(Carried in The Hindu, July 2006. This was an interesting piece to write; I have never met Zadie Smith, and it was very strange, recognising how much in the way of personal detail you end up knowing about even the most reticent writers in the media age. And how little of that detail makes a difference–if an author comes up with something as good as On Beauty, you really couldn’t give a damn if she can outdance Fred and Ginger combined or if she has two left feet.)

Zadie Smith sings jazz and used to tap dance. Zadie Smith went to
King’s College, Cambridge. Zadie Smith’s real name was Sadie Smith,
but she changed it long before she became famous with White
Teeth , earning a record POUNDS 250,000 advance for the first novel
she wrote at the age of 21.

Zadie Smith doesn’t like references to her beauty, even though Google
Images carries over 3,600 pictures of the author at various stages.
Zadie Smith’s marriage to fellow writer Nick Laird is as perfect as
her acknowledgement to him in her third, Orange Prize-winning novel,
On Beauty : “I thank my husband, whose poetry I steal to make my
prose look pretty. …This book is dedicated to him, as is my life.”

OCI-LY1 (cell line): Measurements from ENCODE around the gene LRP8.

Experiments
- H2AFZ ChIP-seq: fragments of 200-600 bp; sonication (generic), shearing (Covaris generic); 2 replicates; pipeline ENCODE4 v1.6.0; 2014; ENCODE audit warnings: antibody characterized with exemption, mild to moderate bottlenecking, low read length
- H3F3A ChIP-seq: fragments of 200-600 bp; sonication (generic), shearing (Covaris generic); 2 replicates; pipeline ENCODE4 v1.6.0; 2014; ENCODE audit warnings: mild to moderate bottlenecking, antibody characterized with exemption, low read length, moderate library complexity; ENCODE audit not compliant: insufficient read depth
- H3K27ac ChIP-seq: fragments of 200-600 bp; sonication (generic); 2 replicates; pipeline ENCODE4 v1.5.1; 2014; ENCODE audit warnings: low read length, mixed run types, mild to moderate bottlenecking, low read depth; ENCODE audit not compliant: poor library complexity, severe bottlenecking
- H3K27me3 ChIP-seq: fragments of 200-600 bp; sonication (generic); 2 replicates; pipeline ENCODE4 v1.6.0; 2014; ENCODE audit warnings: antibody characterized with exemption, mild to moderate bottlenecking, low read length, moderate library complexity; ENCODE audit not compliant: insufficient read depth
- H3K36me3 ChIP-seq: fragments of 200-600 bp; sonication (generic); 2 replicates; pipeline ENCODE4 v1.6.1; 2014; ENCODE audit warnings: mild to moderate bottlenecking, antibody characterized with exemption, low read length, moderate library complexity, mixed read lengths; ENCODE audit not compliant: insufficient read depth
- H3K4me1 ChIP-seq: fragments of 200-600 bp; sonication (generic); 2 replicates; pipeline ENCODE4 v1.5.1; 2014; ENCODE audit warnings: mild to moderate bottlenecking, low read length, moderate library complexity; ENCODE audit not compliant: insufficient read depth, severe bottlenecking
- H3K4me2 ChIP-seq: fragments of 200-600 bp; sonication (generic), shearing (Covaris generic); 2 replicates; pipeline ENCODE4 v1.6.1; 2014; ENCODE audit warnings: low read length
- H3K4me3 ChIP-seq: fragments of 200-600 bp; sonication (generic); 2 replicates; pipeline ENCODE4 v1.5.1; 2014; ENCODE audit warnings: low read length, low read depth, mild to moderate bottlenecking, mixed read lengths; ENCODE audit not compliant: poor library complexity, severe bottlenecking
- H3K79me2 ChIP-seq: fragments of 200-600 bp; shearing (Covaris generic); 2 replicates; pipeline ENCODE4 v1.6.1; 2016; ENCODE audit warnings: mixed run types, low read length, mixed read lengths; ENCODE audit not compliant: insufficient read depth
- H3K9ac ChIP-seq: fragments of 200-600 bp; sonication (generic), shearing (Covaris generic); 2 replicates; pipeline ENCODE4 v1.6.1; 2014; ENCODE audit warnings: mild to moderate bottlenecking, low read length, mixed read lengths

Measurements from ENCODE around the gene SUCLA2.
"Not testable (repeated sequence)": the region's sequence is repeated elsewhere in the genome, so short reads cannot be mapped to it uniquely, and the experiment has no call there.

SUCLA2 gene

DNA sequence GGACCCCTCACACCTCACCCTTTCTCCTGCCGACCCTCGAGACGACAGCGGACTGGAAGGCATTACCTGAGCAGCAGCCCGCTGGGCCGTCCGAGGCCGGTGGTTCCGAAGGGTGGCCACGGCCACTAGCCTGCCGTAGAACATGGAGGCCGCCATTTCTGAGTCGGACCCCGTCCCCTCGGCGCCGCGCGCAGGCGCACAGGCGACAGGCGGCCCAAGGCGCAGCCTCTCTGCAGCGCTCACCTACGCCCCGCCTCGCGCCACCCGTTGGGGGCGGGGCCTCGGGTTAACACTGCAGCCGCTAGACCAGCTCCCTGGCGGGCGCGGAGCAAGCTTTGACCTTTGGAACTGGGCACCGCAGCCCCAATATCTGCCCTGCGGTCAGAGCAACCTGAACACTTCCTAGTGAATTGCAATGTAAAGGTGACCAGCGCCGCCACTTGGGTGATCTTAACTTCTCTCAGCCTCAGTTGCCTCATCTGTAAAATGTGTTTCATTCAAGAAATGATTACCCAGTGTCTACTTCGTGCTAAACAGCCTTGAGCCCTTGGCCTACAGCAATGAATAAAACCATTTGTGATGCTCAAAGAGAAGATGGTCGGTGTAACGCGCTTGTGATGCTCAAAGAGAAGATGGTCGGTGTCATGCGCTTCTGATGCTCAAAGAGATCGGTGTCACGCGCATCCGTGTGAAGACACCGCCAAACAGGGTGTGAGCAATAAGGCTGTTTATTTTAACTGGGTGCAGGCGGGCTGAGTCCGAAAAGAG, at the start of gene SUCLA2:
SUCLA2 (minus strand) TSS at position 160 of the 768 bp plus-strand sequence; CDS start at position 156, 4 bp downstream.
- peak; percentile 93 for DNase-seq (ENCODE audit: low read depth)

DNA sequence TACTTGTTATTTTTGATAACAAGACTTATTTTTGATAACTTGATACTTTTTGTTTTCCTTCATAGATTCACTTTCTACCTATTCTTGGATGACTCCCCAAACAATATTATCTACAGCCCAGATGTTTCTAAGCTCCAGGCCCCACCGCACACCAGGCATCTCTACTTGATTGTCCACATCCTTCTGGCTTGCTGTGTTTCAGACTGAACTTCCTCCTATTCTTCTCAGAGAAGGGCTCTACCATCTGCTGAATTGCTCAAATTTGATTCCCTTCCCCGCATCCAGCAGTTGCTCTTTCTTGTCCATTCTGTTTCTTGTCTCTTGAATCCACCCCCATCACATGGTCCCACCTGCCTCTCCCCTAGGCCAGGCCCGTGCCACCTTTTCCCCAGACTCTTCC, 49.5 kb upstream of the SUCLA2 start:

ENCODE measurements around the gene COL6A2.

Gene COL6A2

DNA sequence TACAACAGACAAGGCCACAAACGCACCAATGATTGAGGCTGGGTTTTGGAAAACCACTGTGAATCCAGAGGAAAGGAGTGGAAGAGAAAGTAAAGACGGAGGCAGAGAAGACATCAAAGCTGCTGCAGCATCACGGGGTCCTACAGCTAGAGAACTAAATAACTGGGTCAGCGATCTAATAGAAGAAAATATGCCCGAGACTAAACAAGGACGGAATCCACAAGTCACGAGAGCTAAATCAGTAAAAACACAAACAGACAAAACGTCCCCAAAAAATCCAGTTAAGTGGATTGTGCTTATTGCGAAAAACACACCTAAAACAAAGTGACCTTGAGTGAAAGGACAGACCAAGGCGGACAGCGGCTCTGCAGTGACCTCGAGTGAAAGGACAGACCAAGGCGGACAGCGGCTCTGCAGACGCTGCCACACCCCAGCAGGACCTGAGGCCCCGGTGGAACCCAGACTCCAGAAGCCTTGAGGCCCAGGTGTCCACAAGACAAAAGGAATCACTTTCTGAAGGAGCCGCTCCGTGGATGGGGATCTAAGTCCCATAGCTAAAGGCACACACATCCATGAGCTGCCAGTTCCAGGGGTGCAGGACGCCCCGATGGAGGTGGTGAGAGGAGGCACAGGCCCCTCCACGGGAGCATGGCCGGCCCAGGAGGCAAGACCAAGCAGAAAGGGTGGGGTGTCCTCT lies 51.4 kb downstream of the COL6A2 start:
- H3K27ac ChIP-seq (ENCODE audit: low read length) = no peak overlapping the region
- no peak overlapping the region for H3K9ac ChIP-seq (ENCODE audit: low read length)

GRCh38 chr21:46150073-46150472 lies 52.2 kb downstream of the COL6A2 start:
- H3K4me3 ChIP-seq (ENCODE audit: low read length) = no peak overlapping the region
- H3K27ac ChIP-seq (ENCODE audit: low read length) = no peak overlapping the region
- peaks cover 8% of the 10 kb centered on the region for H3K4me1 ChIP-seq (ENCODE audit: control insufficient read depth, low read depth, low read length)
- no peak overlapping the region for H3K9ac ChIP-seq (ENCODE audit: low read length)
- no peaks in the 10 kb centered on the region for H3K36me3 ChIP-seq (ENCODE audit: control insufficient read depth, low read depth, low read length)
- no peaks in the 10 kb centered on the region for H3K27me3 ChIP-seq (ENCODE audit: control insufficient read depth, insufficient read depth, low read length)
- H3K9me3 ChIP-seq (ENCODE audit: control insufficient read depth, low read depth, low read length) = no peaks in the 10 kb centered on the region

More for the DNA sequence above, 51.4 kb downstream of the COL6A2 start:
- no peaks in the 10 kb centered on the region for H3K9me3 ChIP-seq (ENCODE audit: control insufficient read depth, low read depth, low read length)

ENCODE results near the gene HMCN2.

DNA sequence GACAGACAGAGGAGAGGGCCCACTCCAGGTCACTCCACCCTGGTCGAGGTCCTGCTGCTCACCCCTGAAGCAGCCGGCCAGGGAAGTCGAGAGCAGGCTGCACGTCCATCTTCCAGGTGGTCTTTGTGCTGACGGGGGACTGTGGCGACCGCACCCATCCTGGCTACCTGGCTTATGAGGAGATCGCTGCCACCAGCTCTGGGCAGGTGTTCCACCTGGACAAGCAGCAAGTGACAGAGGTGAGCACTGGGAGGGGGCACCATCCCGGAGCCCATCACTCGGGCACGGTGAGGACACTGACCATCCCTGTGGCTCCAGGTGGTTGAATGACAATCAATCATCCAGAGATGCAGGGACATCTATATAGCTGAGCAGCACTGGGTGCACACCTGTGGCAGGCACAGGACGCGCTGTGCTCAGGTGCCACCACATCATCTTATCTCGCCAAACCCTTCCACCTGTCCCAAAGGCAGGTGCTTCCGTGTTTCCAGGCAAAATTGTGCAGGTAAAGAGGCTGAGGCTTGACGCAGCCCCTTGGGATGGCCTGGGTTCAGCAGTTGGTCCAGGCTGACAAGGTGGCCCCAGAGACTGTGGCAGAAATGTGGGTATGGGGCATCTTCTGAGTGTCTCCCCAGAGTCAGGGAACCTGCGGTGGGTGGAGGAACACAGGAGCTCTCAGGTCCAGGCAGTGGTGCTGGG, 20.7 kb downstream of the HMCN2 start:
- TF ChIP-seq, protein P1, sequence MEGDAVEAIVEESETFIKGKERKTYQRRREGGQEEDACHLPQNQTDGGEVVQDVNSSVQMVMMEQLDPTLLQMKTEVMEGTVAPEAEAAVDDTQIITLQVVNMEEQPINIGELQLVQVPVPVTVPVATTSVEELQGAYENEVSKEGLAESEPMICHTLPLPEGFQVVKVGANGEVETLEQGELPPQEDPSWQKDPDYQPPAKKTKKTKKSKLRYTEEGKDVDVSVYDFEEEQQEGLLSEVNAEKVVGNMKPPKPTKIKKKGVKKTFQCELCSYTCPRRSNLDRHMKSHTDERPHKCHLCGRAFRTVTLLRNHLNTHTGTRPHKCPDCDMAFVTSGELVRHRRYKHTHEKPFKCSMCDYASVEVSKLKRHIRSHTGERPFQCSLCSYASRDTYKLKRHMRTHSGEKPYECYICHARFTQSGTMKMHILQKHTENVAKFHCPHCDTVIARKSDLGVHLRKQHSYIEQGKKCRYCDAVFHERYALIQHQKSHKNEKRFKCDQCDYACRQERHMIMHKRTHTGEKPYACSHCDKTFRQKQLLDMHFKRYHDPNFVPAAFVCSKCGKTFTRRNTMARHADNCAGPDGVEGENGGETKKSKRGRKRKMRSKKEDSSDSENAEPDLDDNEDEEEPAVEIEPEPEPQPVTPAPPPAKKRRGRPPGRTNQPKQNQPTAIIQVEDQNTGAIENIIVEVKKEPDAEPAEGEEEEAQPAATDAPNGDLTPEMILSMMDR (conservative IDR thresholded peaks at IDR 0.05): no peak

Like many readers, I’m an unwilling player of Trivial Pursuit, the
Zadie Smith Edition. We know too much about her, and none of what we
know is of much consequence. We know that her name is a cliché: one
year, it’s Monica Ali who’s the “new Zadie Smith”, the next it’s Ali
Smith who’s the “new Zadie Smith”, and meanwhile the old Zadie Smith
is still very much with us.

Few authors have had a baptism like hers, or lived out early adulthood
under such an insistent media glare. White Teeth , published in
2000, was the work of a young, bright mind discovering history for
the sake of her generation. A generous blurb by Salman Rushdie, the
gust of publicity over the large advance and the rush of interest in
the “multicultural” novel sent it to the top of the charts. Zadie
Smith grew up like like celebrity child film stars, a
paparazzi-haunted writer whose prose was dissected on the books pages
just as her changing taste in clothes was analysed on the fashion
pages.

It was easy to forget that she was young, and White Teeth ,
inevitably, disappointed. A survey by The Bookseller
encapsulated the contradictory reaction to White Teeth : it was
one of the books most often picked up by reading groups, and it was
one of the books that reading groups most often expressed
disappointment with.

Meanwhile, Smith was on the successful writer’s rollercoaster, doing
the autograph softshoe shuffle, the book tour quickstep, the litfest
rap, the interview samba, and if she missed a beat, everyone noticed.
If she seemed tired or snappy, people complained about her aloofness,
her refusal to play the part.

Zadie Smith may have been a media creation, but her talent was
unmistakeable—and she rapidly outgrew the book that had made her
famous. Asked how she felt about White Teeth , “I wrote like a
script editor for The Simpsons who’d briefly joined a religious cult